• KAP06/Study of the possibility of using traditional Korean food in onboard food rations (testing during crew Breakfast, Lunch & Dinner, with video coverage),
  • KAP07/Growth of Zeolite crystals, super crystals, and crystal layers in microgravity (equipment transfer, assembly, setup in SM, removing samples D,E,F from oven & replacing with G.H; five temperature checks during the day),
  • KAP08/Synthesis of metal-organic porous materials in microgravity (oven temperature check),
  • KAP09/High-resolution telescope (ELT) and study of micro-electro-mechanical system (MEMS) for next generation telescopes (equipment deactivation, video recording, filling out questionnaire),
  • KAP12/Study of molecular memory device characteristics in space habitation environment (preparation, first test);
  • KAP13/Measurements using the South-Korean developed SMMS (Small Mass Measurement System, calibration, measurements, later termination & cleanup),
  • KAP15/Recording scenes of daily life & activities of the SFP, using Samsung Gx-10 and Samsung NV11 cameras.

So-Yeon also had two regular daily tagup with her consultant team at TsUP-Moscow via VHF-1 (~4:05am EDT; ~10:15am) and her second live PAO TV broadcast interview with South Korean 8 O’clock News (~6:55am). [Anchor: “Korea’s first astronaut Yi So-yeon is also an honorary special correspondent from space. Today we will connect with Yi So-yeon, who is in the International Space Station, to hear from her what is going on in the station. Ms. Yi?” Yi: “Yes, I’m here in the International Space Station. Right now, we are orbiting just outside of (name of a place).” Anchor: “I see. Today is your fifth day in the ISS. How are you adapting?” Yi: “(After demonstrating another zero-gravity somersault, which she demonstrated during the first broadcast, she continues with the interview while upside down for about 2 minutes.) “Did I turn better than I did during the first broadcast? My body is gradually adjusting to zero gravity. In space, you quickly learn to move around using your fingers. If you just softly push away from a wall inside the cabin, your body will fly across to the other side. Outside the station, we move around by holding onto a handrail along the cargo bay. There’s really no need to use your legs except when you need to support your body.” Anchor: “Do astronauts gain weight in zero gravity?” Yi: “Astronauts do not gain a single gram of weight even if they eat all they want. Isn’t that hard to believe? It’s true, though. But it’s not necessarily a good thing. Even if your body weight does not increase, body mass does. Mass is unrelated to gravity. So, if you weigh yourself after coming back to Earth, you might find you weigh more than you did before you left. However, most astronauts lose about a kilogram after one week aboard a space flight.”…]

Working off the voluntary Russian task list, So-Yeon was to transfer imagery and other data before sleeptime tonight from flash card to her RSK2 laptop HDD (Hard Disk Drive) for return to the ground.

With the temporary increase in crew size from three to six placing more emphasis on ventilation, CDR Whitson conducted the currently daily check of the function of the important IP-1 airflow sensors in the various Russian segment (RS) hatchways. [The inspection includes the passageways PrK (SM Transfer Compartment)-ATV, PrK-RO (SM Working Compartment), PkhO (SM Transfer Tunnel)-RO, PkhO-DC1, PkhO-FGB PGO, FGB PGO-FGB GA, FGB GA-Node-1.]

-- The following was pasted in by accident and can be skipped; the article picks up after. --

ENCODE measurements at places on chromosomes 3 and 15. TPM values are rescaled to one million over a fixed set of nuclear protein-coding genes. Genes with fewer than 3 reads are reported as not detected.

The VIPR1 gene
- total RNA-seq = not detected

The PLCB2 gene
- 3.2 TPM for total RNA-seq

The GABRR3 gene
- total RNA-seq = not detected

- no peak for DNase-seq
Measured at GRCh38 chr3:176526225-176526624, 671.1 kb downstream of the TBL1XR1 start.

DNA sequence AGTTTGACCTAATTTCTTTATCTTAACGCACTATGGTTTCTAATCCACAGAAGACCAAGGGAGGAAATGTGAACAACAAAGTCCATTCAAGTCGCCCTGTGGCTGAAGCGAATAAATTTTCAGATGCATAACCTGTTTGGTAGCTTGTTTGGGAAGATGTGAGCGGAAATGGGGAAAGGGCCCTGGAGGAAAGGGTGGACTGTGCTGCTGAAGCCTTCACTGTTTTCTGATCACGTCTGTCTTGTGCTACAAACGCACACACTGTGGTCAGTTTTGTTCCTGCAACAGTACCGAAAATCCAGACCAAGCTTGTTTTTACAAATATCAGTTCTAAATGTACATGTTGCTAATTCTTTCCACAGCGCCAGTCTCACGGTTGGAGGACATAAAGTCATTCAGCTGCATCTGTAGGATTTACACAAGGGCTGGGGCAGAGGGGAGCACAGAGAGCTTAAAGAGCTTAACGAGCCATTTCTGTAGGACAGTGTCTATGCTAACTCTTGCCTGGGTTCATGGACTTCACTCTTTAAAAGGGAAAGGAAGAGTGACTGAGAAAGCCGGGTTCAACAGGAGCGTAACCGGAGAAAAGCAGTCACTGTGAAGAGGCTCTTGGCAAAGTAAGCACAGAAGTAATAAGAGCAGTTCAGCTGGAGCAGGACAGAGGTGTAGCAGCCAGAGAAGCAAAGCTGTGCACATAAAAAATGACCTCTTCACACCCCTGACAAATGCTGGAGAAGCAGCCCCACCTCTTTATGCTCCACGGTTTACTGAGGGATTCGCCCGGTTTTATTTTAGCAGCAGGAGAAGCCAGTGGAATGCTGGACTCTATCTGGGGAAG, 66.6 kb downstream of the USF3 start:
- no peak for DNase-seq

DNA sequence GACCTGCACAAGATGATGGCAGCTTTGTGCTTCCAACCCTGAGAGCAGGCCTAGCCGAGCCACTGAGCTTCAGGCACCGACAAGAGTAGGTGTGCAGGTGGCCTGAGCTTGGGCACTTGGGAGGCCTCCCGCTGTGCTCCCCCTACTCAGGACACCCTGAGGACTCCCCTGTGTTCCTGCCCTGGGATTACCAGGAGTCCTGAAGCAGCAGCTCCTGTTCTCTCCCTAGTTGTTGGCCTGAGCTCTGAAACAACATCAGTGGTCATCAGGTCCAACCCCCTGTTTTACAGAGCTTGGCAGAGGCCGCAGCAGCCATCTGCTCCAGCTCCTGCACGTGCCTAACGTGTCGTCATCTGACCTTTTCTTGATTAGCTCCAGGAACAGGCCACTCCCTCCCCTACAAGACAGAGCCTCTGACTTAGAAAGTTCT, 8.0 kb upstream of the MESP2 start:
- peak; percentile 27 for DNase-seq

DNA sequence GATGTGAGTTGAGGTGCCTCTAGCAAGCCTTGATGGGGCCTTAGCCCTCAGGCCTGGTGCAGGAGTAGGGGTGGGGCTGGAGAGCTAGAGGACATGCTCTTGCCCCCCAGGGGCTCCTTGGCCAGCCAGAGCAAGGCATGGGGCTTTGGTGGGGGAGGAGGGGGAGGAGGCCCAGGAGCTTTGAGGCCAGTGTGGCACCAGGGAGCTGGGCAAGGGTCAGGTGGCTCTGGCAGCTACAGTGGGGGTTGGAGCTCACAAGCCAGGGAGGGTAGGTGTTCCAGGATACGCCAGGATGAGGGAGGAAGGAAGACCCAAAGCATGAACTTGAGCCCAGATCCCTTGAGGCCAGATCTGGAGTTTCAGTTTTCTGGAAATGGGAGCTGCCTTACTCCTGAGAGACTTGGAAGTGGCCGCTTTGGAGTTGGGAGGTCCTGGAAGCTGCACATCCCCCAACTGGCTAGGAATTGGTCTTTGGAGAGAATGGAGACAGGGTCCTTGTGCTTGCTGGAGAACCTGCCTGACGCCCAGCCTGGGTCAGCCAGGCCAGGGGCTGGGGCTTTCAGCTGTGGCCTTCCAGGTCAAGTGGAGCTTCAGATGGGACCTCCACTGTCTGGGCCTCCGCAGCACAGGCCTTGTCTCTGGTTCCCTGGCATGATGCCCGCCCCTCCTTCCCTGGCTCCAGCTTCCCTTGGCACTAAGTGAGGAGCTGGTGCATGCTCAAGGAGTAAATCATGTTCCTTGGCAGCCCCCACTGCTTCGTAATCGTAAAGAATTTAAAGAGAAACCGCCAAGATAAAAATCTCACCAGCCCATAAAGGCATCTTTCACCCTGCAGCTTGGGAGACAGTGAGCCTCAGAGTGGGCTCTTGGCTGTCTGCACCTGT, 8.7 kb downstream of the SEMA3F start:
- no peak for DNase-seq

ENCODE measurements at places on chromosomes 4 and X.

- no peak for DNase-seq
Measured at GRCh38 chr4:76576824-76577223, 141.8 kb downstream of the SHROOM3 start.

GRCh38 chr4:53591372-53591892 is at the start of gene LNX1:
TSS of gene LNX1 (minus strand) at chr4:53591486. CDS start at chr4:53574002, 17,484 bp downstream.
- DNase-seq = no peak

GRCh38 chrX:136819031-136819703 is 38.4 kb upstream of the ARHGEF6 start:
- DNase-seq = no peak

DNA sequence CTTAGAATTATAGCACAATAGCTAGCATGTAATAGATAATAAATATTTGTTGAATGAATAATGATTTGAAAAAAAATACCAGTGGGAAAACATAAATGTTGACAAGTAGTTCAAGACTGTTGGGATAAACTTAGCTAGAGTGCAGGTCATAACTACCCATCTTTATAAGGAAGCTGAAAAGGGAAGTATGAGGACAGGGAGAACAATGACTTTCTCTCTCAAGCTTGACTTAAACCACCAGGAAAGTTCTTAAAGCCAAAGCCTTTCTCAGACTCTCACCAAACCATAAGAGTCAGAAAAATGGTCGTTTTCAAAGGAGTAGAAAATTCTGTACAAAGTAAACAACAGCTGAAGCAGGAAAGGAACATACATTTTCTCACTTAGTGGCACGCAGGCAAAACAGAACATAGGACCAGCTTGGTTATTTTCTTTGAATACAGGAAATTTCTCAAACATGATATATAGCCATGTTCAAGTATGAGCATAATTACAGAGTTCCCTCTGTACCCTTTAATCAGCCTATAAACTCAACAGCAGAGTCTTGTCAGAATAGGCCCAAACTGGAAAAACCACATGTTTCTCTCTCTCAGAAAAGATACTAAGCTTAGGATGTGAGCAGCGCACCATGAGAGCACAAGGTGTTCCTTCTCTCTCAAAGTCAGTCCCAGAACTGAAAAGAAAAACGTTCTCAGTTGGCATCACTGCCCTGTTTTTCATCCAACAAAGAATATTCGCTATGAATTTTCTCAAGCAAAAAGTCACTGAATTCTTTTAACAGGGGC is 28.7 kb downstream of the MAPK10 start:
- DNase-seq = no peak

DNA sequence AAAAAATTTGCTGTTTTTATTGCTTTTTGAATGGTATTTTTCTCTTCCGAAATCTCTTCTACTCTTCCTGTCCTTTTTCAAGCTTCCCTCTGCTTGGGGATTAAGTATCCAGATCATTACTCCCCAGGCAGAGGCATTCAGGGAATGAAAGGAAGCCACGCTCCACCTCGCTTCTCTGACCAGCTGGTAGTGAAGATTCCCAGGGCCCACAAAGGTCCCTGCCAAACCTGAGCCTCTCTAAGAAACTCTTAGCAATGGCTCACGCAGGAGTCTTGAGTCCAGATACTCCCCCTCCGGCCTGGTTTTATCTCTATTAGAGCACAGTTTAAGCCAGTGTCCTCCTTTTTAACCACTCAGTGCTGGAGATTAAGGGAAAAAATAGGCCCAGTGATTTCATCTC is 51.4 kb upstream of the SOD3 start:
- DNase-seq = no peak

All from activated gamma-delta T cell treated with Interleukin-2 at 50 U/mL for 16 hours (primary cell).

Major science activities in the Russian segment (RS) by Kononenko, with Volkov taking photo/video imagery, today focused on the biotechnological experiments BIOEMULSION (BTKh-14). [Completing bioreactor thermostatic shell ops & setting up bioreactor in thermostatic chamber, later unplugging thermostat shell (KT) from power outlet, disassembling and stowing.]

CDR Whitson conducted the routine maintenance of the SOZh system (Environment Control & Life Support System, ECLSS) in the SM, including ASU toilet facilities systems/replaceables.

Oleg completed the daily IMS (Inventory Management System) maintenance, updating/editing its standard “delta file” including stowage locations, for the regular weekly automated export/import to its three databases on the ground (Houston, Moscow, Baikonur).

Sergei set up the Russian KPT-2 “BAR-RM” science payload and prepared it for subsequent operation by initiating battery charging. [BAR-RM is designed to develop a procedure for detection of air leakage from ISS modules based on environmental data anomalies (temperature, humidity, ultrasound emissions). The payload uses a remote infrared thermometer (Kelvin-Video), a thermohygrometer (Iva-6A), a heat-loss anemometer/thermometer (TTM-2), an ultrasound analyzer (AU-01), and a leak detector (UT2-03) to determine physical background signs of loss of ISS pressure integrity which could be indicative of leaks in the working compartments of the station. Measurements are taken in specific zones of ISS modules, both with lights & fans turned on and off. ]

Volkov also conducted his first observation and aerial KPT-3 photography session of environmental conditions for Russia’s Environmental Safety Agency (ECON) using the Nikon D2X digital camera with SIGMA 300-800mm telephoto lens, focusing on Dnepr and Volga River contamination.